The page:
He's Fled the Country

There are those on the right who say President Obama is curiously detached from the unfolding Snowden drama:

Conservatives say Obama’s posture in the case provides further evidence of a commander in chief whose credibility abroad has declined and who shrinks from presidential leadership at moments of international crisis, including in response to last fall’s attacks in Benghazi, Libya.

“Nobody’s afraid of this guy,” said former George W. Bush administration adviser Eliot A. Cohen, who argues that Obama should have personally stood up to Chinese and Russian officials. “Nobody’s saying there are any real consequences that would come from crossing him — and that’s an awful position for the president of the United States to be in.”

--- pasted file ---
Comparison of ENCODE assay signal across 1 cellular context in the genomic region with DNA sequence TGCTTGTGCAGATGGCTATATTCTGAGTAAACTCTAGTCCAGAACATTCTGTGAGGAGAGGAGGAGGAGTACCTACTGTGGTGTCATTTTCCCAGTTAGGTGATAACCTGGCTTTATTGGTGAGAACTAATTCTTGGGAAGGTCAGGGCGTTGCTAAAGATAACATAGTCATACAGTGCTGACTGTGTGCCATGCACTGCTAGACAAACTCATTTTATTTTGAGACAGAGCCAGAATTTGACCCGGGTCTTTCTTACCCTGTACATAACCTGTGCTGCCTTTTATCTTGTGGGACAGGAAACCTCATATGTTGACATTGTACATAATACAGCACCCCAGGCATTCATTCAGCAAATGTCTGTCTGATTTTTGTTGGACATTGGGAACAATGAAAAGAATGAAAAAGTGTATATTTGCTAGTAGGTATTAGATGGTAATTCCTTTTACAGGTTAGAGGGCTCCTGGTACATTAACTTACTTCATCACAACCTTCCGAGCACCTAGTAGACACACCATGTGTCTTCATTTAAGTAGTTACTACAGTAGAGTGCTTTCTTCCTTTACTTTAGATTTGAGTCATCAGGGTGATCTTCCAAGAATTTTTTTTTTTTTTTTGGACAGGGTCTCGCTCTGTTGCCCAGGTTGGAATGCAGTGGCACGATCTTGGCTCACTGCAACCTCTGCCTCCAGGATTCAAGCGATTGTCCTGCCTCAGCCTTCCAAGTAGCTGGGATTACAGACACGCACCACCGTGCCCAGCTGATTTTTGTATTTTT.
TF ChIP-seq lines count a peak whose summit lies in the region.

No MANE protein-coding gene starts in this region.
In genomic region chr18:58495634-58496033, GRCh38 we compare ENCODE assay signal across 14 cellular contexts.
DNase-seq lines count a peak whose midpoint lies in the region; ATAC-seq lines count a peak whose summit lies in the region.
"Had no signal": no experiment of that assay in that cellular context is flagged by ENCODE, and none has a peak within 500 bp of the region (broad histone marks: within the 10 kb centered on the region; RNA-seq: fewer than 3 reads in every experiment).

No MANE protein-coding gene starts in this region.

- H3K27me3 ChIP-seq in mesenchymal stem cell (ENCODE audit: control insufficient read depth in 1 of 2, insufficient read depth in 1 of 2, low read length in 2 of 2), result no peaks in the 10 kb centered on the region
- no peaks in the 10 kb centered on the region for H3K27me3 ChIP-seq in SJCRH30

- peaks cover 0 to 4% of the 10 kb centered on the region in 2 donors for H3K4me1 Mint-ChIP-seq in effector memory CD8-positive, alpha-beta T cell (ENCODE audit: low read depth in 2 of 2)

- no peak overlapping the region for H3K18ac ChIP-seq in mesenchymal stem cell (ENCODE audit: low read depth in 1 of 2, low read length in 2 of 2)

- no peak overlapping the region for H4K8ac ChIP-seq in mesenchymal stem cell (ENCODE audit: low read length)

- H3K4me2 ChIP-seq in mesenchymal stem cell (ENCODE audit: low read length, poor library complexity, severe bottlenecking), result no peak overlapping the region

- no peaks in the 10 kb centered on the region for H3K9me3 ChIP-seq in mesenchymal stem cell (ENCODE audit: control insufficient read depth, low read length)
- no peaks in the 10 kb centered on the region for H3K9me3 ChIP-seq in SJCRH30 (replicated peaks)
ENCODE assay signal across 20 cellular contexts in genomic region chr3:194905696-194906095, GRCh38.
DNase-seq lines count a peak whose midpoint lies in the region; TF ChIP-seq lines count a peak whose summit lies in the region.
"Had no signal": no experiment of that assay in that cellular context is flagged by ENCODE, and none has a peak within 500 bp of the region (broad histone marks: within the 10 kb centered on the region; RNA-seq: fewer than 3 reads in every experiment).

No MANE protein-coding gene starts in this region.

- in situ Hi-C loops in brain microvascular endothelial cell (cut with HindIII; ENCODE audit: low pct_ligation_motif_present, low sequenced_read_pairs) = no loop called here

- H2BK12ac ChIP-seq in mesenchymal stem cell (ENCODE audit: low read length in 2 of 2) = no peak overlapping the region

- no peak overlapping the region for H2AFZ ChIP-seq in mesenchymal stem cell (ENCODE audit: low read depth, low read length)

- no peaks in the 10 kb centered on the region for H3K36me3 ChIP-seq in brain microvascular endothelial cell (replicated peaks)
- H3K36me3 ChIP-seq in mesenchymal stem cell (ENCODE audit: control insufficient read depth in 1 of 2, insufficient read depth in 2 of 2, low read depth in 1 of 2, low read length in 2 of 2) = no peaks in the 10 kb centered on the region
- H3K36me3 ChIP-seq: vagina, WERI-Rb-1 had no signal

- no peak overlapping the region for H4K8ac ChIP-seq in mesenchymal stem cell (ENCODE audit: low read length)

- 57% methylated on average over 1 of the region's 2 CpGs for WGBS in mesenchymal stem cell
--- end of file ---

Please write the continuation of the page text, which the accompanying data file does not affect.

But then there are those on the left who say... well, that Obama is curiously detached from the unfolding Snowden drama:

Administration officials have not detailed any actions that Obama has personally taken to bring Snowden to justice, saying only that he has set the administration’s strategic direction and has been briefed regularly by his national security staff.

Unlike other crises, the White House has not distributed any photographs of Obama and his advisers monitoring Snowden’s movements in the Situation Room or calling foreign leaders from the Oval Office. All known communications between U.S. officials and authorities in Hong Kong, China and Russia have been made by Attorney General Eric H. Holder Jr. and other underlings, although a senior administration official said Obama could become personally involved at some point.

But I say that the time for inaction is over. I call on the President to personally direct himself and some buddies to at least nine holes of golf, and perhaps a weekend at Martha's, to be followed by a multi-deca-million-dollar tour of Asia or one of those places.